There's a street in Tours near the river that is chock-full of ethnic restaurants. We fell, and fell hard, for one in particular: Beyrouth. A Lebanese restaurant, Beyrouth offers large platters and also smaller appetizer-type plates meant to be shared (think tapas). All were good - the fattoush salad, the stuffed grape leaves, the hummus. But one stood out in particular...mouttabal.
I had never heard of this, much less eaten it. It came along with my lunch sampler plate one day, but my French was so bad it took me a couple more visits to the restaurant before I could even figure out which menu item it was. Once I had narrowed it down to mouttabal, I did some research. I've mentioned before that food I eat in restaurants typically falls into two categories: "I can totally make this at home!" or "I could never make this at home and will continue to pay someone to make it for me." Mouttabal fell into the former category, but you need a grill or an oven - neither of which we had in France.
Fast-forward the better part of a year, and here we are. Now that we're getting settled in the new house, I've been really itching to put our lovely, spacious kitchen to good use making some new recipes. And this one was a success. If you can manage to grill an eggplant, you can make this. Seriously. It's SO easy, requires very few ingredients, and the taste is amazing.
You can serve it with just about any kind of Middle Eastern or Mediterranean food (or, well, ANY food), but because of a long-standing rule from B to only make one new recipe per meal, we cheated a little and picked up some gyro meat, pita bread, and tabbouleh from Pita House to accompany it. And it all was delicious. Our mouttabal is a little chunkier than I remember from Beyrouth, but I kind of like it that way. The taste is the same, from what I can remember.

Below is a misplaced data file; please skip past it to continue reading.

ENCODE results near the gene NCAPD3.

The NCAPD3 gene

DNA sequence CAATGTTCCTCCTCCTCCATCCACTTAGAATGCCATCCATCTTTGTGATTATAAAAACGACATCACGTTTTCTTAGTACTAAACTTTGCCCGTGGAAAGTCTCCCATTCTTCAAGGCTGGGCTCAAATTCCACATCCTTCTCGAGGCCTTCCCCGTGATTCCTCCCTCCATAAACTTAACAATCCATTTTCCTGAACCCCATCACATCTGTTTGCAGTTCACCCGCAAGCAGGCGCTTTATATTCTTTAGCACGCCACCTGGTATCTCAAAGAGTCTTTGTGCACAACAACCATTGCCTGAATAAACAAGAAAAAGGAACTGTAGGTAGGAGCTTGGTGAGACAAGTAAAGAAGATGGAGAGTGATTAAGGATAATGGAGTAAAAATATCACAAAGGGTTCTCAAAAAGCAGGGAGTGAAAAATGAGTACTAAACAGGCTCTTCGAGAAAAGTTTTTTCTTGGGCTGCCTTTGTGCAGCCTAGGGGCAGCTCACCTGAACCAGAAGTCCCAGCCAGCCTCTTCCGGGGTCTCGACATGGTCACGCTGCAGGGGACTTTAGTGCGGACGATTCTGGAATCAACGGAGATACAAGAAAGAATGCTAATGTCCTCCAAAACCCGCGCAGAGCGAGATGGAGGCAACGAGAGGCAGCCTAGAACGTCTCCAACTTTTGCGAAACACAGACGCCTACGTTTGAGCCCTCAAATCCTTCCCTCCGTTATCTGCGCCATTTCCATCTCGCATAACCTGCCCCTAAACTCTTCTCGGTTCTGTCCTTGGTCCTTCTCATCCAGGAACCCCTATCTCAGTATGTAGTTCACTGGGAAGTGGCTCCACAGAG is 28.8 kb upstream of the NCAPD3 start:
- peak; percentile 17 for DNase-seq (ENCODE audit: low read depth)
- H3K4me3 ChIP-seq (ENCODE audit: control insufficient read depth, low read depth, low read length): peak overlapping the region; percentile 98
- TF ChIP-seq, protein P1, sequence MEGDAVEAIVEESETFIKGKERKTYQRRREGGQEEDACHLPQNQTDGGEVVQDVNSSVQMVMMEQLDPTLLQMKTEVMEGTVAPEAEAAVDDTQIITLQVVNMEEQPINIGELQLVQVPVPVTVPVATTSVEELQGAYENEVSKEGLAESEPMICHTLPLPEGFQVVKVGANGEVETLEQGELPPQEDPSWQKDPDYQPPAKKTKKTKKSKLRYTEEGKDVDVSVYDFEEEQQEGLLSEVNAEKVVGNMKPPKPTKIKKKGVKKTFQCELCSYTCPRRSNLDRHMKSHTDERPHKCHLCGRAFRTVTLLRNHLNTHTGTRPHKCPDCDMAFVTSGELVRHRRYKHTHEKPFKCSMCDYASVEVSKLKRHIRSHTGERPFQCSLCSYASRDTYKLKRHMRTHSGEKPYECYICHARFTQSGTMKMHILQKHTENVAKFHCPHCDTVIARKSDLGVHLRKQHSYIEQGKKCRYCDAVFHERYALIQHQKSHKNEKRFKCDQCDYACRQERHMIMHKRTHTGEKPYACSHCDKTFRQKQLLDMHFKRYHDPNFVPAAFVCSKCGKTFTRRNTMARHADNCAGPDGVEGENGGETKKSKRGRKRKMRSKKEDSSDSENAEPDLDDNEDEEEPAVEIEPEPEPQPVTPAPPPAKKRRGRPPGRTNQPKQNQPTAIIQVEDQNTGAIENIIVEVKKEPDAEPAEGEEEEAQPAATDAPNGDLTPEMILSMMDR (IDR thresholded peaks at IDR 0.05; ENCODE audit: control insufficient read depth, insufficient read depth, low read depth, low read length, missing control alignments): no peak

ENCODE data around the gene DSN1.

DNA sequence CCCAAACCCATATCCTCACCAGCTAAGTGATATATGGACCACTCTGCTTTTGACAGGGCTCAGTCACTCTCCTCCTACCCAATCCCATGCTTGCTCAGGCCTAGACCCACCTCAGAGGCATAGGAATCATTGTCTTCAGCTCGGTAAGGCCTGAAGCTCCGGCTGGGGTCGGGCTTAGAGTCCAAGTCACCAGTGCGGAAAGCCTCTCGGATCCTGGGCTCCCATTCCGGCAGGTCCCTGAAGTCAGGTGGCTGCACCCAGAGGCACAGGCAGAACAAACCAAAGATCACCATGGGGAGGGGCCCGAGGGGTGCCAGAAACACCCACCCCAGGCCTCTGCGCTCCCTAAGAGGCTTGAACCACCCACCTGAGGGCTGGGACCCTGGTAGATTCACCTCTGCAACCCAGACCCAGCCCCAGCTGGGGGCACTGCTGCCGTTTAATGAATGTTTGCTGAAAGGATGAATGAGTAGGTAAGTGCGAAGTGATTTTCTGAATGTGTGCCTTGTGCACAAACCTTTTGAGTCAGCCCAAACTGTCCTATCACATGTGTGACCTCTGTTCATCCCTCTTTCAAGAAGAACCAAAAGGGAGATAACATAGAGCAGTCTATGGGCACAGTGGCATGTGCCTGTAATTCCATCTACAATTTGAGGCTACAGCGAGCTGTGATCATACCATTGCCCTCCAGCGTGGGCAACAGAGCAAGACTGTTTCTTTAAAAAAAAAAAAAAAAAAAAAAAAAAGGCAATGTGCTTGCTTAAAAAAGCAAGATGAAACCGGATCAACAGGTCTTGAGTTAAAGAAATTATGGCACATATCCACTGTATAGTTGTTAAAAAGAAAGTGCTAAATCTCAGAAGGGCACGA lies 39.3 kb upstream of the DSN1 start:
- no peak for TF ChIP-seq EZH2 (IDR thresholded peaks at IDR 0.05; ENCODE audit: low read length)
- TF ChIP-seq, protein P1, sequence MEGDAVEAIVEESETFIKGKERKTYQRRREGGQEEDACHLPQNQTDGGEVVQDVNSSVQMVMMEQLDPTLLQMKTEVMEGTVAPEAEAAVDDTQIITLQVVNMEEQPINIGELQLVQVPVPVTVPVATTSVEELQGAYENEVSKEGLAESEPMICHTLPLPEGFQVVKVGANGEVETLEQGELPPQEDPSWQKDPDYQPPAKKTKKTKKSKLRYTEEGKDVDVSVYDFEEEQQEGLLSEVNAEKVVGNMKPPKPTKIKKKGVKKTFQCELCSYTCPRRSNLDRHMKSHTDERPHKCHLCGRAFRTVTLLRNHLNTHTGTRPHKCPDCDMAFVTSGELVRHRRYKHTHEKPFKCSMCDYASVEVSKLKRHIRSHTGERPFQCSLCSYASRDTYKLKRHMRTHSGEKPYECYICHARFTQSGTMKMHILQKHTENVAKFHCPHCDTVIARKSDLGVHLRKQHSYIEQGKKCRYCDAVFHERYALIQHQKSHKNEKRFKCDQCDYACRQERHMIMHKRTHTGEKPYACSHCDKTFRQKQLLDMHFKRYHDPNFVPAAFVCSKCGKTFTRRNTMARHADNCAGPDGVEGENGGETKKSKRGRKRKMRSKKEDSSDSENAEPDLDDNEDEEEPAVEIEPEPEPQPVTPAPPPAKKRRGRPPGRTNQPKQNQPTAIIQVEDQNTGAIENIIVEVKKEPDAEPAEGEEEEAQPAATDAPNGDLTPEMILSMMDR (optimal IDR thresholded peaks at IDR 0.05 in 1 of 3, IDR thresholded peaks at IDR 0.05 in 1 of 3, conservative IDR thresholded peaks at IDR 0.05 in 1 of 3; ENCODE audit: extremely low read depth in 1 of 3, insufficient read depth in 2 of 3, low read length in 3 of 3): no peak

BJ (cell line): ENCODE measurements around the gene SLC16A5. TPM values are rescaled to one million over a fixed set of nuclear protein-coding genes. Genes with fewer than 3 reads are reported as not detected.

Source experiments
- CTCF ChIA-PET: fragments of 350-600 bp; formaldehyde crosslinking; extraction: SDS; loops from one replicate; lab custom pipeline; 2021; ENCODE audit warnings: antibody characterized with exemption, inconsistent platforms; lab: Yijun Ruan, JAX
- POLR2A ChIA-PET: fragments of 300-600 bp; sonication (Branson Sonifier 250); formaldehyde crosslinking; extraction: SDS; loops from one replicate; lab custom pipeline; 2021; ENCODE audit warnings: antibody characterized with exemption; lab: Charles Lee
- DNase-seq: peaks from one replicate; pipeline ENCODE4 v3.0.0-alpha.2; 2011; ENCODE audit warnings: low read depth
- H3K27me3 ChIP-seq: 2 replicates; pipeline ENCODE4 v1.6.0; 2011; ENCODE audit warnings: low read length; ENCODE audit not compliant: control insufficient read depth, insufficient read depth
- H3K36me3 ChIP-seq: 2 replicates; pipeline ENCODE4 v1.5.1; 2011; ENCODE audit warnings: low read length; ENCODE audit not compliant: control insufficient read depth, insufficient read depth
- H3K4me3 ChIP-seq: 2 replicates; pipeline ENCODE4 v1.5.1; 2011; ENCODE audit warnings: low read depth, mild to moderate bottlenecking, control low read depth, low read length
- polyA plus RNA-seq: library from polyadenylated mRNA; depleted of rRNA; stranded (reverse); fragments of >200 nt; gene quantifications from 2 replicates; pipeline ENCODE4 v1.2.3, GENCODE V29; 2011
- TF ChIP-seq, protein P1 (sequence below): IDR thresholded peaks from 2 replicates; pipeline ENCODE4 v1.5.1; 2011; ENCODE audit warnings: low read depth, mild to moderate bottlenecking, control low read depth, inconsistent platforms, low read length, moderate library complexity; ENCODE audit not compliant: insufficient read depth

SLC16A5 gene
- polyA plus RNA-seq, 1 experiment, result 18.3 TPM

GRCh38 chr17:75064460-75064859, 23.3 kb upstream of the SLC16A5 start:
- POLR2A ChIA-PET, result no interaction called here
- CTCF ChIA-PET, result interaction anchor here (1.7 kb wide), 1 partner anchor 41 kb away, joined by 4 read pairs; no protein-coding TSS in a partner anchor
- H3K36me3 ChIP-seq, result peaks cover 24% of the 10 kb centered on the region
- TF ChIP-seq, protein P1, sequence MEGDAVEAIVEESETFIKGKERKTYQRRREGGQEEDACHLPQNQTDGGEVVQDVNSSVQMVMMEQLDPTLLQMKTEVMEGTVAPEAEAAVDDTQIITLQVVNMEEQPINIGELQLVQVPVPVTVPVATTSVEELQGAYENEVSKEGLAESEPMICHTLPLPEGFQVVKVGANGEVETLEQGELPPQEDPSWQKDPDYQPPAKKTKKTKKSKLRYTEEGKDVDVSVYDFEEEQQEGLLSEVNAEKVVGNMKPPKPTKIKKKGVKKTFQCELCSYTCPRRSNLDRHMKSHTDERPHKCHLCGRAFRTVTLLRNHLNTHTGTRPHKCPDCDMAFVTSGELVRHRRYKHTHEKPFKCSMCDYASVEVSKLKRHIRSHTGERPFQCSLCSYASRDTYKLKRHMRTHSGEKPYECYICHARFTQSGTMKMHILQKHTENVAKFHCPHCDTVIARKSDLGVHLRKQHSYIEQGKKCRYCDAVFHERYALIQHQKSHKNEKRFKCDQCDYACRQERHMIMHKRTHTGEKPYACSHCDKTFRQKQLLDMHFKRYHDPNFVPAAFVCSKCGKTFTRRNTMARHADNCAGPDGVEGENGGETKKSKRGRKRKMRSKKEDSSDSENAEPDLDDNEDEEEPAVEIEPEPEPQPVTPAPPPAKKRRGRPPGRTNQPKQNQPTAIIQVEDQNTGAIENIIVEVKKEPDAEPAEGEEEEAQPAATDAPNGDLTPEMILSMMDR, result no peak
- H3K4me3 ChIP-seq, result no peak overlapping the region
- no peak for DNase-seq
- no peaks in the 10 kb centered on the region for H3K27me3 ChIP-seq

I miss some things from France so bad my heart hurts, and I know they can never be adequately replicated here (exhibit A: a decent baguette). So it's freakishly comforting to know that if I really start to miss Rue Colbert and its plethora of ethnic restaurants, Beyrouth is only a roasted eggplant away.
E + B
1 medium-sized eggplant
1/2 cup tahini paste
juice of one large lemon
2 cloves garlic, mashed
2 tablespoons of salted yogurt
salt to taste
olive oil to drizzle
Roast the whole eggplant on a grill for about half an hour, turning frequently.
Allow the eggplant to rest about 10-15 minutes, then run it under cold water and peel using your hands.
Remove the stem and place the flesh in a bowl.
Run a knife through the flesh to separate it.
Add lemon juice, garlic, salt, tahini, and yogurt
Mash the mixture and mix well.
Spread on a plate and garnish with a light drizzle of olive oil.
Serve with pita bread.
This makes at least four servings, probably more. But if you go with four, each serving is 279 calories apiece, to say nothing of the pita bread and other meal items you might have. It's not the healthiest thing ever - tahini paste is high in calories - but it's worth it every once in a while. Trust me here.
Recipe adapted from this recipe from InternationalCuisine.com.